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Weekend Life

Tales from the Motherhood: Sibling love

Sometimes I wonder if my kids even like each other. But then, out of the blue, I spot them playing soccer, together. In the house.

“Whoa,” their dad says.

“Hey, at least they’re playing together and not bickering. It’s all good,” I suggest, laughing, whilst mentally calculating the cost of a new window – just in case it’s not.

I recall a time several years ago when friends lamented the sibling rivalry raging in their homes. I admit I quietly marveled that my children somehow got along, even seemed to enjoy each other’s company. It started early, with Noah putting his own blanket into baby Holly’s crib before she was even born, and a few months later, when he sang “Puff the magic dragon” to her when he thought no one else was looking. I won’t exaggerate – nobody’s flinging sharp objects at anyone else, now – but yeah, those were the days.

At 12 and 14, my kids can go for days with nary a glance in the other’s direction. When they do communicate, shrugs and grunts aren’t uncommon.

One morning a couple of weeks ago, however, before I even got out of bed, I overheard my son teaching his little sister and her buddy how to make waffles from scratch.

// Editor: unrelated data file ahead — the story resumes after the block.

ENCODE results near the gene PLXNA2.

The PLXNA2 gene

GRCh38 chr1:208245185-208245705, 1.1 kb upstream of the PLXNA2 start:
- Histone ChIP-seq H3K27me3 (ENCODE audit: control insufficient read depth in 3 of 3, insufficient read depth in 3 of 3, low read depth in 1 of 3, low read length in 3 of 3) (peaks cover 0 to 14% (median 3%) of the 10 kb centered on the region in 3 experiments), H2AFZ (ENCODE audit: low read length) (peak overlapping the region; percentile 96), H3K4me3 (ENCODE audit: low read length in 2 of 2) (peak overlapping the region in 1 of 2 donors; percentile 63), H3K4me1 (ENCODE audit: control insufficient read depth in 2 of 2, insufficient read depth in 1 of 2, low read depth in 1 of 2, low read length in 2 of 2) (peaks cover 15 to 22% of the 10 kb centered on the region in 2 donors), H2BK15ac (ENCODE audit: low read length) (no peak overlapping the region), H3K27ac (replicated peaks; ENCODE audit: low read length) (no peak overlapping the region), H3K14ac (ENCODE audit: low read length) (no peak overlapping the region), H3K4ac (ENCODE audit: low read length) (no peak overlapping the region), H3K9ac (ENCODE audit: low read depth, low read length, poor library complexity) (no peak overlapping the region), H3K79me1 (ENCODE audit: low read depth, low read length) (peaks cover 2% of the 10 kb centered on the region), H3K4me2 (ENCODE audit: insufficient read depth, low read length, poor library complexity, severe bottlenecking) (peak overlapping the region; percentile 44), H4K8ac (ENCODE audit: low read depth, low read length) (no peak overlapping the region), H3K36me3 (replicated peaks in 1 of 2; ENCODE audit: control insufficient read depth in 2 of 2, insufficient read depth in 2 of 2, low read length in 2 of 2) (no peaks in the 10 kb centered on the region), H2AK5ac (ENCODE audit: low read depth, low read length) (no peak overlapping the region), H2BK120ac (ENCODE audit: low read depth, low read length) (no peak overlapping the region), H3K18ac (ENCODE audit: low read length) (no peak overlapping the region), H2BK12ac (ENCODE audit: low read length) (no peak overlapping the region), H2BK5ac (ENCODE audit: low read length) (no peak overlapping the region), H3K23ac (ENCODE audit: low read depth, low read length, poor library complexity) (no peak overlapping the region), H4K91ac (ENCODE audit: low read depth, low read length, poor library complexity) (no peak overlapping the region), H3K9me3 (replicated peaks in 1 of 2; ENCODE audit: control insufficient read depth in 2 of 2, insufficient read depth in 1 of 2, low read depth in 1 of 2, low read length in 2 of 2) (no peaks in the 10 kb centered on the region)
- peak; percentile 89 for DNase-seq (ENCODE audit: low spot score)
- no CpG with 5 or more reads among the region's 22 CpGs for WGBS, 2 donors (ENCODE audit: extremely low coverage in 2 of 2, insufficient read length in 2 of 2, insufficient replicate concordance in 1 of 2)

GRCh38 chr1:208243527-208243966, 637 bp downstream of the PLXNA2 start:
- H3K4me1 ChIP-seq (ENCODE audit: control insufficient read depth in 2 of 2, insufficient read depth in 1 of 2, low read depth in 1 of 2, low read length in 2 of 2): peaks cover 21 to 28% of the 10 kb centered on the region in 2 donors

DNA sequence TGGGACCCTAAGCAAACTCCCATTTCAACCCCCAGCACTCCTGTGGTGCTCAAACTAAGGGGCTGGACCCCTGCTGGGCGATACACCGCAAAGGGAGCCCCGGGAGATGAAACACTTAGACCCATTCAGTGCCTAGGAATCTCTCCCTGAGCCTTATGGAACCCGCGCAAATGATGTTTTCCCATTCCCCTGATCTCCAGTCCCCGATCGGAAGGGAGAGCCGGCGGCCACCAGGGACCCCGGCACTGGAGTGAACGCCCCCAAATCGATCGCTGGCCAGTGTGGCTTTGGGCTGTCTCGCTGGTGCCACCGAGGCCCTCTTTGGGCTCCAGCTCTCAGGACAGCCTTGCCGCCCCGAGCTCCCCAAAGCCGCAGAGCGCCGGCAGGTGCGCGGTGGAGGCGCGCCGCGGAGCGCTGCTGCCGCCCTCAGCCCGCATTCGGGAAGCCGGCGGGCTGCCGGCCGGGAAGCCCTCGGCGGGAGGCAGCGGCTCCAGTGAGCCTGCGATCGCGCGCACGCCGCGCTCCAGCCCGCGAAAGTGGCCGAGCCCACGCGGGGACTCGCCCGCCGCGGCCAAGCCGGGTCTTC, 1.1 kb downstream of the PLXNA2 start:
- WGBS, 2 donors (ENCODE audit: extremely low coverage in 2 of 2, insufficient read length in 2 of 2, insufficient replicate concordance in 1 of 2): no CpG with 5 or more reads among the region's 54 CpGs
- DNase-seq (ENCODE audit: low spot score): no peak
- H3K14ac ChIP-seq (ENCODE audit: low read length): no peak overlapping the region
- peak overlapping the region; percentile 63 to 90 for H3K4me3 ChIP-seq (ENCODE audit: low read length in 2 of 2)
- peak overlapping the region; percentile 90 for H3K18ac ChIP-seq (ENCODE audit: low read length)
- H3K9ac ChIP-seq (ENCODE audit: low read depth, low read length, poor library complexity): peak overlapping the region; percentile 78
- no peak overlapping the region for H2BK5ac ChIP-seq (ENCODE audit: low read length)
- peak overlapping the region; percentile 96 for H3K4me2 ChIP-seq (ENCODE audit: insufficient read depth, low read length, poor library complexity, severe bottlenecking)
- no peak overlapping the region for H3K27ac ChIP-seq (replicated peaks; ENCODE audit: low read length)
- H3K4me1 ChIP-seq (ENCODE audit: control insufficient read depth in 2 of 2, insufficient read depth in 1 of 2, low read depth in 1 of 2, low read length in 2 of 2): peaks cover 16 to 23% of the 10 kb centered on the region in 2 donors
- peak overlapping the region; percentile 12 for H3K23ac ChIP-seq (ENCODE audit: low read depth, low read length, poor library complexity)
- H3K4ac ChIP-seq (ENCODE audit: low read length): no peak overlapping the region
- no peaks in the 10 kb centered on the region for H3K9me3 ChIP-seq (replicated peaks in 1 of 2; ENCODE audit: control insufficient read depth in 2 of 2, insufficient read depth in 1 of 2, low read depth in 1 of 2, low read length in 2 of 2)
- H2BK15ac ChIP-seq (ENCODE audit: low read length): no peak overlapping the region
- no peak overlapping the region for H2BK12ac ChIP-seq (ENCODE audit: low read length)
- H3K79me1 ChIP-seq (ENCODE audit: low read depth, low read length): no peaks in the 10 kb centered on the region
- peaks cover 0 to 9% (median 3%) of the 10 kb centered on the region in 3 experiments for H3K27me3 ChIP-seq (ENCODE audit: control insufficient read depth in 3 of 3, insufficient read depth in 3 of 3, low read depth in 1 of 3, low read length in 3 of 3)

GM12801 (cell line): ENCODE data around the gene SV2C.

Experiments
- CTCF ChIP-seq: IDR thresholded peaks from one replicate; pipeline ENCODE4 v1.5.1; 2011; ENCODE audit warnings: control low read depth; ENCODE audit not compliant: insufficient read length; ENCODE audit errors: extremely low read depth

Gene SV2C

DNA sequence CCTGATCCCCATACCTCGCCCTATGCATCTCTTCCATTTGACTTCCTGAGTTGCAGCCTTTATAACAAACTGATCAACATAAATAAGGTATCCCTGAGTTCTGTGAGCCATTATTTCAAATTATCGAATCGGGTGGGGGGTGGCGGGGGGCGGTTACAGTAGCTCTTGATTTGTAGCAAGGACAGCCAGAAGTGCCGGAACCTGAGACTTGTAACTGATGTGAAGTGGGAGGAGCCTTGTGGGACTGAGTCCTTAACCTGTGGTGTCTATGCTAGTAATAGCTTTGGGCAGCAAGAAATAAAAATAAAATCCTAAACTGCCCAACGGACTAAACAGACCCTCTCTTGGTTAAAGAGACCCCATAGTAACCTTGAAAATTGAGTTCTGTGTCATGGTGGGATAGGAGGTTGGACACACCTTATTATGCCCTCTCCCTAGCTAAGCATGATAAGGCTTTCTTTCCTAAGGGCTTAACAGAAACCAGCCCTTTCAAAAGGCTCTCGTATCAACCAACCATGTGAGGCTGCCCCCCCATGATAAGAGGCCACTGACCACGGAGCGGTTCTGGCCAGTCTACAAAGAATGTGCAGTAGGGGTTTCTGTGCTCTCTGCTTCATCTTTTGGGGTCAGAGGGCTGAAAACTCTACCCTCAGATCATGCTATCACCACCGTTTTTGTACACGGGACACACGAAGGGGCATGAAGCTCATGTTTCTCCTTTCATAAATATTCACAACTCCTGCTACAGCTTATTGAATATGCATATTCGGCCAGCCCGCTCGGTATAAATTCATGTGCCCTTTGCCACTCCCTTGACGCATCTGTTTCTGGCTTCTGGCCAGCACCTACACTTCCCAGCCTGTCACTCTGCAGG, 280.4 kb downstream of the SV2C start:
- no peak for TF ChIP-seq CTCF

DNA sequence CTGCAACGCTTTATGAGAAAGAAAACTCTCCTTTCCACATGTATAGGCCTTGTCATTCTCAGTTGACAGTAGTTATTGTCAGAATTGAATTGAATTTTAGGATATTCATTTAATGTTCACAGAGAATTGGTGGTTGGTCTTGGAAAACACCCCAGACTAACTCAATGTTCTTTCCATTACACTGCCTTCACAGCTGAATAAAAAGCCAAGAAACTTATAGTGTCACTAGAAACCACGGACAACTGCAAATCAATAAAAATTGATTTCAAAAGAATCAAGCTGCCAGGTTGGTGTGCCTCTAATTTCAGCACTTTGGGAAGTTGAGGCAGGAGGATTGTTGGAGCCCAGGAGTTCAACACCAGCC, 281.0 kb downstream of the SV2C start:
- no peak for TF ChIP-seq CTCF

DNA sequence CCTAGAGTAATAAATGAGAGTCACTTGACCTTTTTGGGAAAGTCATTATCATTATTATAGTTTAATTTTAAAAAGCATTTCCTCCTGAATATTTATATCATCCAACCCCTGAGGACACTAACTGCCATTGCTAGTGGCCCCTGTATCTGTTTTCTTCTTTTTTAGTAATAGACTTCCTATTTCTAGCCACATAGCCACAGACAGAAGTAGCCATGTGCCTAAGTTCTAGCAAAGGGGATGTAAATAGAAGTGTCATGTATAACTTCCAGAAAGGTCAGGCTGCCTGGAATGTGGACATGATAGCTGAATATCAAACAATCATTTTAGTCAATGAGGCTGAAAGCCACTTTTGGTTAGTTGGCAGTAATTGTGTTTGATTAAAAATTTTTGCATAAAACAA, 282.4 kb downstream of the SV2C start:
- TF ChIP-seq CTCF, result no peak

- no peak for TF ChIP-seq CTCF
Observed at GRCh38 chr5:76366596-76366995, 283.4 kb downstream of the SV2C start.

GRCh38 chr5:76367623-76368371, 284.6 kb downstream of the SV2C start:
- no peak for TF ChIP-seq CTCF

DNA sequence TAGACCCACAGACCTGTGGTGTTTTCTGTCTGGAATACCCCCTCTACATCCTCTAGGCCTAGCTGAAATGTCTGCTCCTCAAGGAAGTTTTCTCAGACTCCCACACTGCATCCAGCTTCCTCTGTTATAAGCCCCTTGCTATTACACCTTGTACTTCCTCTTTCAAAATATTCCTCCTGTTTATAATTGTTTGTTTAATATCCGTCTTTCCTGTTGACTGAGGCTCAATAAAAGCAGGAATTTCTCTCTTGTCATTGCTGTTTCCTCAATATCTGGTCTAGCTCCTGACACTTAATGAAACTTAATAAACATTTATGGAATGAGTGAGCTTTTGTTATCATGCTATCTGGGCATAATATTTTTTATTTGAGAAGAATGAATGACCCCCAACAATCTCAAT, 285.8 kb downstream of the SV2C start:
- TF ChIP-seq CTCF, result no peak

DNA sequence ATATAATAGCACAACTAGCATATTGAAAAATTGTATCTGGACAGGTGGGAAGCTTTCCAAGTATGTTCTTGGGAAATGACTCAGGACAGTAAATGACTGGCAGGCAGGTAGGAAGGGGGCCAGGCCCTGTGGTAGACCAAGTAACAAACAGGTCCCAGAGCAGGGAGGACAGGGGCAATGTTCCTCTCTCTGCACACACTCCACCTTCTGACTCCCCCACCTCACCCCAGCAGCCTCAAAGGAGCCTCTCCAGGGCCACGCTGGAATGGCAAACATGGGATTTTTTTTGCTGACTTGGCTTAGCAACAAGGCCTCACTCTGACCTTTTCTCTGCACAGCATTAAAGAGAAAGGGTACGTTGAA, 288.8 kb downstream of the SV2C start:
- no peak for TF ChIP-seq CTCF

I had the impulse to run downstairs and lavish them with praise, but that would have required getting out of bed. Besides, I didn’t want my presence to pierce a sweet, fleeting moment.

So, I listened from a distance, instead, to the lilting, soothing sound of an encouraging voice and the sweet, higher ones murmuring their queries and replies. I couldn’t hear every word, but knew that something nice was happening – something that I, myself, had no hand in initiating. It’s a moment I’ll treasure, always.

I steered clear of the kitchen, remained in my cozy cocoon, and decided I’d quietly join them when the waffles were ready.

Sometimes, knowing when to get out of the way and let the kids sort things out for themselves is harder to discern.

Occasionally, in my house, someone will kick the soccer ball a little too hard or wrestle a little too roughly, and someone else will yell “Stop!” or “Mom!” Should I play cop and intervene, I wonder?

Mostly, whatever the conflict, I remind them that they’re equipped to peacefully resolve things on their own – and usually they do. But other times, things go sour and I’m left scratching my head and wondering, “What just happened here?”

Like when someone’s “Stop!” is followed with laughter, and that person’s apparent effort to keep things light while still getting her point across sends a mixed message and the point gets lost. Once I realized this was happening, a brief conversation ensued. Though it might be confusing, I said, no matter what, “Stop” means “stop” – and “No” means “no” – even if there’s laughter involved.

I deliberately kept it short – and light. But, mindful of the implications, I hoped valuable seeds were sown that would bloom when they were needed. For both of them.

Relieved of my reverie as the scent of home-made waffles wafted up the stairs, I wondered how they’d taste. My wondering didn’t last long, however, as my dear daughter soon appeared at my bedside with the fruits of their labor. Breakfast in bed. Sweet!

• Jennifer DuBose lives in Batavia with her husband, Todd, and their two children, Noah and Holly. Contact her at

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